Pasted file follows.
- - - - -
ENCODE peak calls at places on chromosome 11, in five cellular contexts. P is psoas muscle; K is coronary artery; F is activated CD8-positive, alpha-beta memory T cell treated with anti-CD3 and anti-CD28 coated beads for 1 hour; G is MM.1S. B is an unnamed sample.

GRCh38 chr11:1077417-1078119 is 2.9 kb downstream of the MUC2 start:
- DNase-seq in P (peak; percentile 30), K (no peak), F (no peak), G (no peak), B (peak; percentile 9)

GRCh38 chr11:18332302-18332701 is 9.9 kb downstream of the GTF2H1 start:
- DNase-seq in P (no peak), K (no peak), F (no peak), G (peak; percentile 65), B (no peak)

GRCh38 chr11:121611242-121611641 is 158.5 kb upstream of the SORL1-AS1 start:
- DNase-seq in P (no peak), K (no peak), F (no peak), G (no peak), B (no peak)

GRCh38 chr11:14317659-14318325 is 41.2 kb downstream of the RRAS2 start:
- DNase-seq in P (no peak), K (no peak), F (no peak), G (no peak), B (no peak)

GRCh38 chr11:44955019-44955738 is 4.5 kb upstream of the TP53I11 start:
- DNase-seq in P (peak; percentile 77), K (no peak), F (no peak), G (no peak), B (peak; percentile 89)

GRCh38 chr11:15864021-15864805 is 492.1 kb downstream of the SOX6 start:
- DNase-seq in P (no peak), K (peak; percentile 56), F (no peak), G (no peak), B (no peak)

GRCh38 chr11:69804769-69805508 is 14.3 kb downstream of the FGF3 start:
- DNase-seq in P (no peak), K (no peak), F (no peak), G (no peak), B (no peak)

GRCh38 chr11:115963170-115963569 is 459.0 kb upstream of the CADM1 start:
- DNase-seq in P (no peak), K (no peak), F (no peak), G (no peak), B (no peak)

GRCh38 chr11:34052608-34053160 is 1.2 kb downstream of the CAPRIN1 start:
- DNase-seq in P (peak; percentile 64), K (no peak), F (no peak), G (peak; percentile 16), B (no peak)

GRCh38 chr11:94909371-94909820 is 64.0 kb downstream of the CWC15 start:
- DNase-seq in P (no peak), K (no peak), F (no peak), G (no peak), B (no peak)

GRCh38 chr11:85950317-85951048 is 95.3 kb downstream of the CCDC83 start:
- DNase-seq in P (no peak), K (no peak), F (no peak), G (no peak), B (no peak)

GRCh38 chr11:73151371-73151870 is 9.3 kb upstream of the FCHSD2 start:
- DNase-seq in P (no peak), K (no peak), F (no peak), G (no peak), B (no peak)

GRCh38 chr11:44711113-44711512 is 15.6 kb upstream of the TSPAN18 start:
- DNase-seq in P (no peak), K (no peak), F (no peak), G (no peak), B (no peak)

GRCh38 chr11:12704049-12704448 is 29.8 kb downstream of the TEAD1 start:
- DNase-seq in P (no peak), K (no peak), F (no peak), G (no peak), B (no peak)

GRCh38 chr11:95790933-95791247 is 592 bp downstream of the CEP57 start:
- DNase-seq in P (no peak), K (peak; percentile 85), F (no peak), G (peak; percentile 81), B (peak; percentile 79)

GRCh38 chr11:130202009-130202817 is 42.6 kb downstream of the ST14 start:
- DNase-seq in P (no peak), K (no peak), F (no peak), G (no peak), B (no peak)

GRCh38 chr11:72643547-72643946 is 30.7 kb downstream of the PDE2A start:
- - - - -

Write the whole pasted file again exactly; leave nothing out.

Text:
ENCODE peak calls at places on chromosome 11, in five cellular contexts. P is psoas muscle; K is coronary artery; F is activated CD8-positive, alpha-beta memory T cell treated with anti-CD3 and anti-CD28 coated beads for 1 hour; G is MM.1S. B is an unnamed sample.

GRCh38 chr11:1077417-1078119 is 2.9 kb downstream of the MUC2 start:
- DNase-seq in P (peak; percentile 30), K (no peak), F (no peak), G (no peak), B (peak; percentile 9)

GRCh38 chr11:18332302-18332701 is 9.9 kb downstream of the GTF2H1 start:
- DNase-seq in P (no peak), K (no peak), F (no peak), G (peak; percentile 65), B (no peak)

GRCh38 chr11:121611242-121611641 is 158.5 kb upstream of the SORL1-AS1 start:
- DNase-seq in P (no peak), K (no peak), F (no peak), G (no peak), B (no peak)

GRCh38 chr11:14317659-14318325 is 41.2 kb downstream of the RRAS2 start:
- DNase-seq in P (no peak), K (no peak), F (no peak), G (no peak), B (no peak)

GRCh38 chr11:44955019-44955738 is 4.5 kb upstream of the TP53I11 start:
- DNase-seq in P (peak; percentile 77), K (no peak), F (no peak), G (no peak), B (peak; percentile 89)

GRCh38 chr11:15864021-15864805 is 492.1 kb downstream of the SOX6 start:
- DNase-seq in P (no peak), K (peak; percentile 56), F (no peak), G (no peak), B (no peak)

GRCh38 chr11:69804769-69805508 is 14.3 kb downstream of the FGF3 start:
- DNase-seq in P (no peak), K (no peak), F (no peak), G (no peak), B (no peak)

GRCh38 chr11:115963170-115963569 is 459.0 kb upstream of the CADM1 start:
- DNase-seq in P (no peak), K (no peak), F (no peak), G (no peak), B (no peak)

GRCh38 chr11:34052608-34053160 is 1.2 kb downstream of the CAPRIN1 start:
- DNase-seq in P (peak; percentile 64), K (no peak), F (no peak), G (peak; percentile 16), B (no peak)

GRCh38 chr11:94909371-94909820 is 64.0 kb downstream of the CWC15 start:
- DNase-seq in P (no peak), K (no peak), F (no peak), G (no peak), B (no peak)

GRCh38 chr11:85950317-85951048 is 95.3 kb downstream of the CCDC83 start:
- DNase-seq in P (no peak), K (no peak), F (no peak), G (no peak), B (no peak)

GRCh38 chr11:73151371-73151870 is 9.3 kb upstream of the FCHSD2 start:
- DNase-seq in P (no peak), K (no peak), F (no peak), G (no peak), B (no peak)

GRCh38 chr11:44711113-44711512 is 15.6 kb upstream of the TSPAN18 start:
- DNase-seq in P (no peak), K (no peak), F (no peak), G (no peak), B (no peak)

GRCh38 chr11:12704049-12704448 is 29.8 kb downstream of the TEAD1 start:
- DNase-seq in P (no peak), K (no peak), F (no peak), G (no peak), B (no peak)

GRCh38 chr11:95790933-95791247 is 592 bp downstream of the CEP57 start:
- DNase-seq in P (no peak), K (peak; percentile 85), F (no peak), G (peak; percentile 81), B (peak; percentile 79)

GRCh38 chr11:130202009-130202817 is 42.6 kb downstream of the ST14 start:
- DNase-seq in P (no peak), K (no peak), F (no peak), G (no peak), B (no peak)

GRCh38 chr11:72643547-72643946 is 30.7 kb downstream of the PDE2A start: